Jackie O. loved powerful men, but her passion was for writers.
Jacqueline Kennedy Onassis never wrote her memoirs, but you can tell a lot about the late First Lady's life by the books she loved, and those she edited in her nearly two decades as a publishing executive. Two new biographies—journalist William Kuhn's Reading Jackie (Nan A. Talese/Doubleday) and Jackie as Editor (Thomas Dunne), by Greg Lawrence (a writer who worked with her on several projects)—reveal some fascinating facts about the literary Jackie:
Onassis began her career at venerable Viking—earning about $10,000 a year in 1975—but resigned after the publisher released a book that fictionalized an assassination plot on her brother-in-law Ted Kennedy. She spent the next 16 years at Doubleday, where her salary grew to more than $100,000 a year.
Always a book lover, Onassis once thought of becoming a writer, and won a Vogue magazine writing contest while in college. But she chose to stay behind the scenes as an editor, and she was proud that she became, at age 46, a working woman, at least partly because her then-14-year-old son, John F. Kennedy Jr., thought she was "more interesting" when she had a job.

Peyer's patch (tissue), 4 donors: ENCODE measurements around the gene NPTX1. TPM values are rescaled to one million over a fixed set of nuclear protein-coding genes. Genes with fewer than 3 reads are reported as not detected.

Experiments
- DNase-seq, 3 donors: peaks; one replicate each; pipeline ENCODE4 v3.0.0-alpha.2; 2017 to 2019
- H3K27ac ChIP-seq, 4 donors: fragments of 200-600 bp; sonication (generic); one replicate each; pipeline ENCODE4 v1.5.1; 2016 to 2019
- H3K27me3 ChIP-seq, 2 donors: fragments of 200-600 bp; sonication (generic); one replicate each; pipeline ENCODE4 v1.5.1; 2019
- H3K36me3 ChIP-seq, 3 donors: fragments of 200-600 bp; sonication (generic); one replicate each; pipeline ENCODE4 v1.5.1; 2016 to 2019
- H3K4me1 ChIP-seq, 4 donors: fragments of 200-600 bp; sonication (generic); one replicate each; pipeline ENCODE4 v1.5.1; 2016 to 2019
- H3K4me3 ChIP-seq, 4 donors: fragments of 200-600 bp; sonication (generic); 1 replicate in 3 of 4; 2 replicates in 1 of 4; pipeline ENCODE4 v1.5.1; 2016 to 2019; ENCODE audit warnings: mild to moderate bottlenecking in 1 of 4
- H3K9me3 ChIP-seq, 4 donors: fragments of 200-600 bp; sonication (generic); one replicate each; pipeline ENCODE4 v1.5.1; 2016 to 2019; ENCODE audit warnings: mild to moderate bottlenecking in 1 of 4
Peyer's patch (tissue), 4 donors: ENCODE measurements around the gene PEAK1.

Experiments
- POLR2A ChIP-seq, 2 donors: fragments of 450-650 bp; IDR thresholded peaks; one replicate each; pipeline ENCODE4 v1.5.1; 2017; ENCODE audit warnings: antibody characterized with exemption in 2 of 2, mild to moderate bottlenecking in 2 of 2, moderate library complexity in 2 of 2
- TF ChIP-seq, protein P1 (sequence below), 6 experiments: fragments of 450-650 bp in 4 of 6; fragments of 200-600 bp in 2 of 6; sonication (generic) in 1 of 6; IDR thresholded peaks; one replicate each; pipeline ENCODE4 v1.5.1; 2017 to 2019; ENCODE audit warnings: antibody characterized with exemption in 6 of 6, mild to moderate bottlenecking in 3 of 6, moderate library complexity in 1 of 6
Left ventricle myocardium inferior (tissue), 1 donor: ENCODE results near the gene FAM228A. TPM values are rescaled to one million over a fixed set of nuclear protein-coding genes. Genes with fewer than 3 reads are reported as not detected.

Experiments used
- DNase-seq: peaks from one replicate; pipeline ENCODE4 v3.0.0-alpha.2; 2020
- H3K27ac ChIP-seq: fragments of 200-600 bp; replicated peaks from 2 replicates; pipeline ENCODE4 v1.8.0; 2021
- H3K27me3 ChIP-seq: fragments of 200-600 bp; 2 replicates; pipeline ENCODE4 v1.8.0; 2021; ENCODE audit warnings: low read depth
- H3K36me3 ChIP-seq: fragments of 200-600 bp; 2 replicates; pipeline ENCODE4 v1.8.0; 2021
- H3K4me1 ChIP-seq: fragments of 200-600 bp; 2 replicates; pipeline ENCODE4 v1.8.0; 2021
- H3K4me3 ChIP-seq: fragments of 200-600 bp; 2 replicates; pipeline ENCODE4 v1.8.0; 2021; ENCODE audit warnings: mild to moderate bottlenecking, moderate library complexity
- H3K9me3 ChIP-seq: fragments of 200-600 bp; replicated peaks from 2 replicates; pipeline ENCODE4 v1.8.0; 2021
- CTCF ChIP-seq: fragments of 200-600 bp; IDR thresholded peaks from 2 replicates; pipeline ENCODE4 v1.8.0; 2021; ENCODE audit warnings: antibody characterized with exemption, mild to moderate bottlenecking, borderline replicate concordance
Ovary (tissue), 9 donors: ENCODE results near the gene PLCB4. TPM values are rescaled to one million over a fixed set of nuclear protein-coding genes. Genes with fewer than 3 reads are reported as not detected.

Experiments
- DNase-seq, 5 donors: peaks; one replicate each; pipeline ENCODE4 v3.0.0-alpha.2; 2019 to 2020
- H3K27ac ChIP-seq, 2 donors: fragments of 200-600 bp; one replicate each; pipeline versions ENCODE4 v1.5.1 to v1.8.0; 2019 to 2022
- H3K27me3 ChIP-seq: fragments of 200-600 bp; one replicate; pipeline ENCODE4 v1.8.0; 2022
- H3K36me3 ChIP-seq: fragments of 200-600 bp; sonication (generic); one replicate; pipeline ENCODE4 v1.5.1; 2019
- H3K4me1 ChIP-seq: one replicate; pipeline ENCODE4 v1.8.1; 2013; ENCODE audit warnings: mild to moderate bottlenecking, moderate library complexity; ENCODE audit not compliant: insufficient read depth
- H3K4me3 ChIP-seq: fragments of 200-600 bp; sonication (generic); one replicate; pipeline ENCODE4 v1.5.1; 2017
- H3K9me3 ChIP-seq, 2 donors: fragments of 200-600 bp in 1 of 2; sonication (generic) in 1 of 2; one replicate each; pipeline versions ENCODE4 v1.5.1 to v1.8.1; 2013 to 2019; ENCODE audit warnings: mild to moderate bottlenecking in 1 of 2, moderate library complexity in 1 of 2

While Onassis's proximity to celebrities led to some of her more successful books—Carly Simon's children's titles, Michael Jackson's Moonwalk—not every famous person wanted to tell her their story. Diana Ross, Frank Sinatra, and the film director Oliver Stone were among those who declined her inquiries.
She stood solidly behind Barbara Chase-Riboud, one of the first authors to write about the romantic relationship between Thomas Jefferson and his slave Sally Hemings, even when some historians claimed it sullied the reputation of one of the Founding Fathers.
While undeniably privileged and sometimes imperious, Onassis would also sit down on the floor with her manuscripts, show up occasionally in the company cafeteria (though she had to be told she was expected to pay for lunch), and write encouraging notes in the margins of manuscripts. Her hard work and common touch as an editor flew in the face of JFK's assertion, during their marriage, that she was "a little too much status and not enough quo."